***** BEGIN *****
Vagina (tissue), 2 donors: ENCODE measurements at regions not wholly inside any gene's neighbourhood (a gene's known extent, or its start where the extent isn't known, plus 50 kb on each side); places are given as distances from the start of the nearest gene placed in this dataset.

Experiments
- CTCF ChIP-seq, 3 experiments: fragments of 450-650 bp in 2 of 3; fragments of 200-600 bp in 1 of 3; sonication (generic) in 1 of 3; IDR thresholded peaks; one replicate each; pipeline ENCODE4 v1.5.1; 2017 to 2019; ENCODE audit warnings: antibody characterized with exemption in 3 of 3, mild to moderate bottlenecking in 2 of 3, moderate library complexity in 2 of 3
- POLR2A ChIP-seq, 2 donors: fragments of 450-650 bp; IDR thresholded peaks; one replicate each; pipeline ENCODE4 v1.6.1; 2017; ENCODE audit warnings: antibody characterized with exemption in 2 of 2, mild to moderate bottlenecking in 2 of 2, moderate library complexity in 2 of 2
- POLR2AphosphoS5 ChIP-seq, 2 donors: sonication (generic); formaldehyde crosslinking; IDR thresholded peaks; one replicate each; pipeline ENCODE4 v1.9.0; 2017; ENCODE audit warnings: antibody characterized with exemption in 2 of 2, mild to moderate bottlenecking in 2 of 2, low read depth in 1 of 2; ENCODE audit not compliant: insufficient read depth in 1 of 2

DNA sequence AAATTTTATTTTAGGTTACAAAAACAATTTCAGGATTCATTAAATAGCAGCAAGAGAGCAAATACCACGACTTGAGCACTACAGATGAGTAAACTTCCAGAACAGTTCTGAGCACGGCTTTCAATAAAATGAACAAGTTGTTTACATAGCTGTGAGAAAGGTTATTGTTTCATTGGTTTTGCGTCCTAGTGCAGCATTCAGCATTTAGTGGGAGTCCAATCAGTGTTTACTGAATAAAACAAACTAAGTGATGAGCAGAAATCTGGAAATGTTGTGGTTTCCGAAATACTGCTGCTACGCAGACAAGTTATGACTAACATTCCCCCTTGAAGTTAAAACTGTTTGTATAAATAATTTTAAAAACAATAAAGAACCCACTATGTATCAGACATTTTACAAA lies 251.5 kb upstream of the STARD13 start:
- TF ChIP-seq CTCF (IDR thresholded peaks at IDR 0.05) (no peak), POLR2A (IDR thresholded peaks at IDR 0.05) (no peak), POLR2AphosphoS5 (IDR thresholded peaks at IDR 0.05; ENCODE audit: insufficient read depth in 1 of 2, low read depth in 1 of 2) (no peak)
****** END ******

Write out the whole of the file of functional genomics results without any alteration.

Vagina (tissue), 2 donors: ENCODE measurements at regions not wholly inside any gene's neighbourhood (a gene's known extent, or its start where the extent isn't known, plus 50 kb on each side); places are given as distances from the start of the nearest gene placed in this dataset.

Experiments
- CTCF ChIP-seq, 3 experiments: fragments of 450-650 bp in 2 of 3; fragments of 200-600 bp in 1 of 3; sonication (generic) in 1 of 3; IDR thresholded peaks; one replicate each; pipeline ENCODE4 v1.5.1; 2017 to 2019; ENCODE audit warnings: antibody characterized with exemption in 3 of 3, mild to moderate bottlenecking in 2 of 3, moderate library complexity in 2 of 3
- POLR2A ChIP-seq, 2 donors: fragments of 450-650 bp; IDR thresholded peaks; one replicate each; pipeline ENCODE4 v1.6.1; 2017; ENCODE audit warnings: antibody characterized with exemption in 2 of 2, mild to moderate bottlenecking in 2 of 2, moderate library complexity in 2 of 2
- POLR2AphosphoS5 ChIP-seq, 2 donors: sonication (generic); formaldehyde crosslinking; IDR thresholded peaks; one replicate each; pipeline ENCODE4 v1.9.0; 2017; ENCODE audit warnings: antibody characterized with exemption in 2 of 2, mild to moderate bottlenecking in 2 of 2, low read depth in 1 of 2; ENCODE audit not compliant: insufficient read depth in 1 of 2

DNA sequence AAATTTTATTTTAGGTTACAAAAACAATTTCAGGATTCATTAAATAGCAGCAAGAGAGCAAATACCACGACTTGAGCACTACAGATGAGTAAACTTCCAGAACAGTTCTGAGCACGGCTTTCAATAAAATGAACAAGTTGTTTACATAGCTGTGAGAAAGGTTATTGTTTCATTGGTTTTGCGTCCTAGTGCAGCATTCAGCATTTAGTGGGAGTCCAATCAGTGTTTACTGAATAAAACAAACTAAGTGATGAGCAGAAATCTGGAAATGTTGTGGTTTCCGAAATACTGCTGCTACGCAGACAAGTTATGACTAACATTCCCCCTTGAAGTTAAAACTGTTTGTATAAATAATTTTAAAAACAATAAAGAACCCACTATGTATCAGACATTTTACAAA lies 251.5 kb upstream of the STARD13 start:
- TF ChIP-seq CTCF (IDR thresholded peaks at IDR 0.05) (no peak), POLR2A (IDR thresholded peaks at IDR 0.05) (no peak), POLR2AphosphoS5 (IDR thresholded peaks at IDR 0.05; ENCODE audit: insufficient read depth in 1 of 2, low read depth in 1 of 2) (no peak)